A.A. Failed: What’s next?

Oftentimes, an alcoholic will seek Alcoholics Anonymous – also known as A.A. – meetings as their first form of treatment. It is a way to be open and let others know what is going on while also getting some support and advice from other people like them who are also suffering.

However, A.A. meetings do not always work – especially not when they are the only form of treatment being used.

So, this often leaves addicts feeling as though they won’t be able to recover or like they are a failure, but in reality, they just need more help than what a simple A.A. class can offer them.

While A.A. meetings are great, they still need to be combined with another form of treatment such as an addiction recovery program.

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Addiction is more than just putting the bottle down – it also entails getting over the emotional symptoms felt after giving up the alcohol, it is overcoming the withdraws and separating yourself from those who tempt you and who might lead you the wrong way (back into addiction).

The benefits of seeking out an addiction recovery program include:

  1. Stable environment. A treatment facility is regulated and will offer a stable environment where patients are monitored and are all actively receiving equivalent care.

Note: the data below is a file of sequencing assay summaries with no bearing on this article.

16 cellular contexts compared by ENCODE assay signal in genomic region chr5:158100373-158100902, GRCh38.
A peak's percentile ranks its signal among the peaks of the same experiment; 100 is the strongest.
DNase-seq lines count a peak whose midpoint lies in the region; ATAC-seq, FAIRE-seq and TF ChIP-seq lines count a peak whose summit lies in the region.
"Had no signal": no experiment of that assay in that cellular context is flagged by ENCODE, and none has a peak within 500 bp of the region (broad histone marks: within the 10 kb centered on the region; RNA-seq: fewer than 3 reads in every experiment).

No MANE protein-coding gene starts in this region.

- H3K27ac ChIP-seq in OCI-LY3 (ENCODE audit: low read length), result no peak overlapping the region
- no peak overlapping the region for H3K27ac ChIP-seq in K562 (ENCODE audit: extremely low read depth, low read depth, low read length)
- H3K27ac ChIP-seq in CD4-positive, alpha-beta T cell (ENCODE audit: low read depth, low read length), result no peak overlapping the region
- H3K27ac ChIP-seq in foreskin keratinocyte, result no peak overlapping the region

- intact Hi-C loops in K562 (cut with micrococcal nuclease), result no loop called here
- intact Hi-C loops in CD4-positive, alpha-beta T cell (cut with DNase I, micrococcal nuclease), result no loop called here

2. Counsellors. The moral support of the A.A. group leader and members is great, but sometimes it takes just a little bit more. The counsellors at a recovery facility do it for a living – they can offer some of the best mental treatment for their patients.
  3. Learning. Not only do they discuss addiction at a recovery facility, but they also teach you about it. In order to overcome it, it is important that you have a thorough understanding of the disease.
  4. Peer support. Of course, peer support is also found in A.A. meetings, but an addiction recovery program will just give you an additional group of people supporting you.
  5. Daily Routine. Part of recovery is getting back into a routine that no longer includes drugs and alcohol. By participating in a recovery program, you will be given a set daily routine that will teach you how to overcome the cravings and withdraws.
  6. Zero Tolerance. Recovery programs have a zero-tolerance rule meaning no one can bring drugs or alcohol onto the premises. This is incredibly beneficial as it gives patients a drug- and alcohol-free place they know they are welcome.
  7. Privacy. There are recovery facilities that you could go to in private. By law, they cannot share you are a part of the program and if you choose one in a private location no one will ever see you.
  8. Aftercare. Sometimes, getting over the addiction might actually be easier than staying clean. After being clean so long, you might find yourself thinking that one drink won’t hurt. Recovery programs offer plenty of options for continued care.

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